Many (50-70%) of these patients have associated cancer, most commonly small cell lung cancer. However, the syndrome may precede the diagnosis of cancer by two years.

2 What further investigations would you order to confirm the underlying neurological diagnosis?

Short answer

Electrophysiological testing with repetitive stimulation and antibodies to voltage gated calcium channels.

Long answer

Electrophysiological studies showed decreased amplitude of motor nerves. Repetitive nerve stimulation was normal at low frequency (1-3 Hz). At high frequency (20 Hz, 30 Hz, and 50 Hz), an incremental increase in amplitude was seen after exercise.

In Lambert-Eaton myasthenic syndrome, compound muscle action potential amplitudes are small but latencies and conduction velocities are normal. Repetitive stimulation at 2 Hz may result in a decrease in the compound muscle action potential. However, if the frequency of stimulation is increased to 30 Hz or more, the compound muscle action potential will increase by 100-200% in patients with Lambert-Eaton myasthenic syndrome, but not in those with myasthenia gravis. In our patient, repetitive low frequency nerve stimulation produced a decremental response, but higher frequency stimulation produced a marked increase in the compound muscle action potential, confirming a diagnosis of a presynaptic neuromuscular disorder—that is, Lambert-Eaton myasthenic syndrome.

Serological testing for voltage gated calcium channel antibodies is positive in 85% of patients with this syndrome. This test was not performed in our patient.

3 What is the main differential diagnosis?

Short answer

Myasthenia gravis.

Long answer

Because of similarities in clinical presentation, Lambert-Eaton myasthenic syndrome can easily be mistaken for myasthenia gravis. However, ocular and bulbar muscles are affected more prominently in myasthenia gravis than in Lambert-Eaton myasthenic syndrome. Moreover, the lower extremities are less commonly affected in patients with myasthenia gravis.5 Autonomic features may also be able to differentiate between the two conditions.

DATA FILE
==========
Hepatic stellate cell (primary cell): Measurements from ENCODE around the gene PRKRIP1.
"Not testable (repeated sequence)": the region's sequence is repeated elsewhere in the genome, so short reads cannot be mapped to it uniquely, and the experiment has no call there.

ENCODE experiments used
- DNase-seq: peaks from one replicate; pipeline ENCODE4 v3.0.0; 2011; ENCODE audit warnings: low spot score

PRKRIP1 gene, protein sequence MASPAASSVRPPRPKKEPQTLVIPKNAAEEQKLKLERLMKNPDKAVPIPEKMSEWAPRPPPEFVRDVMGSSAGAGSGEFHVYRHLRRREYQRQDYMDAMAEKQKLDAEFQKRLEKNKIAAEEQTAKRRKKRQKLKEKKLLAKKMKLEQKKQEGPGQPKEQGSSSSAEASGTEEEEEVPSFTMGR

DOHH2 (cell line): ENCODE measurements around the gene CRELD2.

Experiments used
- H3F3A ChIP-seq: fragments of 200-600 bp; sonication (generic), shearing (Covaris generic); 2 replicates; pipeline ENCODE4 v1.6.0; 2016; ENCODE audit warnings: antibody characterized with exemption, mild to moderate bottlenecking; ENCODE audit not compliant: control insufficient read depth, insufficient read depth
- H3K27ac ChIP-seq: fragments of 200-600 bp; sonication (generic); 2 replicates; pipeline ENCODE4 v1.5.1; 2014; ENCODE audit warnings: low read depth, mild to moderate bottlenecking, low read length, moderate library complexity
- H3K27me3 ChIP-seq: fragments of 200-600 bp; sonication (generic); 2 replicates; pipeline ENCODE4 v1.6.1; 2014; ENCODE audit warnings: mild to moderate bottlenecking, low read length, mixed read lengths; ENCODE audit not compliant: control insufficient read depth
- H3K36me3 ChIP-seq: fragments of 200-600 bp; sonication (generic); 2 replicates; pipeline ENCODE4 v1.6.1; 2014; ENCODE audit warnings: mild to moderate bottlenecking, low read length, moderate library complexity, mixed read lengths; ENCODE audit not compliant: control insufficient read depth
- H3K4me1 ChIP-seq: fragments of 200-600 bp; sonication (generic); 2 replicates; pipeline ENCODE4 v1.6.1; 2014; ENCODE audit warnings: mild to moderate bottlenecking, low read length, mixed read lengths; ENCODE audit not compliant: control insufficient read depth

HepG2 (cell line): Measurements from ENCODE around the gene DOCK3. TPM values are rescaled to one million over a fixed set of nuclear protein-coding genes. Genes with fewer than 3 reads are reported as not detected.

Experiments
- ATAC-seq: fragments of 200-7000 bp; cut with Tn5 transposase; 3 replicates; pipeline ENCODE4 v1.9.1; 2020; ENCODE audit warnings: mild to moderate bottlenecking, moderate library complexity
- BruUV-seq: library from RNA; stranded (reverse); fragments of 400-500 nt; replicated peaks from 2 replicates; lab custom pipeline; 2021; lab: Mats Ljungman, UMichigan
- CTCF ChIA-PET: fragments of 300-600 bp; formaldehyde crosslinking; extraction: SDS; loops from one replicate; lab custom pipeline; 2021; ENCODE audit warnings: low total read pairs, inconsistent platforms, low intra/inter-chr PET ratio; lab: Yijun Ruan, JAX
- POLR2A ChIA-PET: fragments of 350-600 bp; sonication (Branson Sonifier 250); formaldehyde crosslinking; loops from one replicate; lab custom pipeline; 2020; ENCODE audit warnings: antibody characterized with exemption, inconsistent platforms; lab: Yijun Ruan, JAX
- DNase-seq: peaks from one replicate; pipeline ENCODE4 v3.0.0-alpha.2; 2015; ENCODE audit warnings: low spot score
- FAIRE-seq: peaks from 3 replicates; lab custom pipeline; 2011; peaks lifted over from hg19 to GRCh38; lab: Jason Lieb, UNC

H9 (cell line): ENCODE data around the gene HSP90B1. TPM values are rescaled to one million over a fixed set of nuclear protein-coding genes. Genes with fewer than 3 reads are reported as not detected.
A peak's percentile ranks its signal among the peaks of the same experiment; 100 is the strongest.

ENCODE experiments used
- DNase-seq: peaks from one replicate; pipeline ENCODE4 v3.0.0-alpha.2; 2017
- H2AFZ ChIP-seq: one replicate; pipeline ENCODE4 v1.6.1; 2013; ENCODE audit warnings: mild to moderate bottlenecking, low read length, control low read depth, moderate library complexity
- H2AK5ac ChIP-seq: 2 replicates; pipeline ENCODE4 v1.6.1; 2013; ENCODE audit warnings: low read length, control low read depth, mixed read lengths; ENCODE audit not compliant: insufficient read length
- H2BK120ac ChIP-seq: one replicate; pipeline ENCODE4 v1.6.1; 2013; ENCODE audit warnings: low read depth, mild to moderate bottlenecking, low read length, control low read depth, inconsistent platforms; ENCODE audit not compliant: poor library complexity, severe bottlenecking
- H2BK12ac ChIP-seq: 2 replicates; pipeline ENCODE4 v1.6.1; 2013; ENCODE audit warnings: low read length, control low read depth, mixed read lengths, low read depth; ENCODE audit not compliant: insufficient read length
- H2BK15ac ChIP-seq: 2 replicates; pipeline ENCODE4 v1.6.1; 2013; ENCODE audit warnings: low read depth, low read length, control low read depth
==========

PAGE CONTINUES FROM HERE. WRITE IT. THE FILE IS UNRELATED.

Electrophysiological studies will also differentiate Lambert-Eaton myasthenic syndrome from myasthenia gravis. Compound muscle action potential amplitudes are reduced in myasthenia gravis and are not increased after repetitive stimulation.

Patient outcome

The patient was started on prednisone 10 mg daily, increasing to 50 mg daily over the next few days, and pyridostigmine 30 mg every six hours. He did not respond to antibiotics and his condition worsened. After discussions with the family his code status was changed to palliative care. He died peacefully in his sleep.

Notes

Cite this as: BMJ 2012;344:e461

Footnotes

  • Competing interests: The author has completed the ICMJE uniform disclosure form at www.icmje.org/coi_disclosure.pdf (available on request from the corresponding author) and declares: no support from any organisation for the submitted work; no financial relationships with any organisations that might have an interest in the submitted work in the previous three years; no other relationships or activities that could appear to have influenced the submitted work.

  • Provenance and peer review: Not commissioned; externally peer reviewed.

  • Patient consent obtained.

References